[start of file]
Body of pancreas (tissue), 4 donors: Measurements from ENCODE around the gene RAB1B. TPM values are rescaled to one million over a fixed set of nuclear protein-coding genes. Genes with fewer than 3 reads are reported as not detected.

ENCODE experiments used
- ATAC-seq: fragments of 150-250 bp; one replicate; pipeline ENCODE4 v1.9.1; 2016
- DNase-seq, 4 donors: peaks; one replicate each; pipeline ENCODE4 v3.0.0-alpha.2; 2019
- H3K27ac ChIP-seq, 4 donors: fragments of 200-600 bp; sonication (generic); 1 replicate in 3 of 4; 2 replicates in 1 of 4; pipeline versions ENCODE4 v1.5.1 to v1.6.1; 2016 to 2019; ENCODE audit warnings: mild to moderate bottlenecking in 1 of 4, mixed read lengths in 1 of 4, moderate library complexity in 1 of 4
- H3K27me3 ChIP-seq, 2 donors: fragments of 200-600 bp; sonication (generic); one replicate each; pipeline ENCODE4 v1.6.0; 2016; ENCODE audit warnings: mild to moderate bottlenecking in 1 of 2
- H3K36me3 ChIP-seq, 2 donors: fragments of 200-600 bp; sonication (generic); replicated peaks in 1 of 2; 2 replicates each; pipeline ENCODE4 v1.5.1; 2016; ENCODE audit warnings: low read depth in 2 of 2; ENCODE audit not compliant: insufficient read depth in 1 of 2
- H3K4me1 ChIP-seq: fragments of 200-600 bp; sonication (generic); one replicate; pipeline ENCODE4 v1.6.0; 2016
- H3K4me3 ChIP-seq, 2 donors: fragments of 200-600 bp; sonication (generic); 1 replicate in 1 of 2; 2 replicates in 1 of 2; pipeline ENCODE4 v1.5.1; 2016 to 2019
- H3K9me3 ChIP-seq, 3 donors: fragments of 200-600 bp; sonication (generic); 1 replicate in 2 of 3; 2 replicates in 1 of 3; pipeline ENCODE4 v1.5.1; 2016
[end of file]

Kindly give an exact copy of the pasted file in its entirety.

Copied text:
Body of pancreas (tissue), 4 donors: Measurements from ENCODE around the gene RAB1B. TPM values are rescaled to one million over a fixed set of nuclear protein-coding genes. Genes with fewer than 3 reads are reported as not detected.

ENCODE experiments used
- ATAC-seq: fragments of 150-250 bp; one replicate; pipeline ENCODE4 v1.9.1; 2016
- DNase-seq, 4 donors: peaks; one replicate each; pipeline ENCODE4 v3.0.0-alpha.2; 2019
- H3K27ac ChIP-seq, 4 donors: fragments of 200-600 bp; sonication (generic); 1 replicate in 3 of 4; 2 replicates in 1 of 4; pipeline versions ENCODE4 v1.5.1 to v1.6.1; 2016 to 2019; ENCODE audit warnings: mild to moderate bottlenecking in 1 of 4, mixed read lengths in 1 of 4, moderate library complexity in 1 of 4
- H3K27me3 ChIP-seq, 2 donors: fragments of 200-600 bp; sonication (generic); one replicate each; pipeline ENCODE4 v1.6.0; 2016; ENCODE audit warnings: mild to moderate bottlenecking in 1 of 2
- H3K36me3 ChIP-seq, 2 donors: fragments of 200-600 bp; sonication (generic); replicated peaks in 1 of 2; 2 replicates each; pipeline ENCODE4 v1.5.1; 2016; ENCODE audit warnings: low read depth in 2 of 2; ENCODE audit not compliant: insufficient read depth in 1 of 2
- H3K4me1 ChIP-seq: fragments of 200-600 bp; sonication (generic); one replicate; pipeline ENCODE4 v1.6.0; 2016
- H3K4me3 ChIP-seq, 2 donors: fragments of 200-600 bp; sonication (generic); 1 replicate in 1 of 2; 2 replicates in 1 of 2; pipeline ENCODE4 v1.5.1; 2016 to 2019
- H3K9me3 ChIP-seq, 3 donors: fragments of 200-600 bp; sonication (generic); 1 replicate in 2 of 3; 2 replicates in 1 of 3; pipeline ENCODE4 v1.5.1; 2016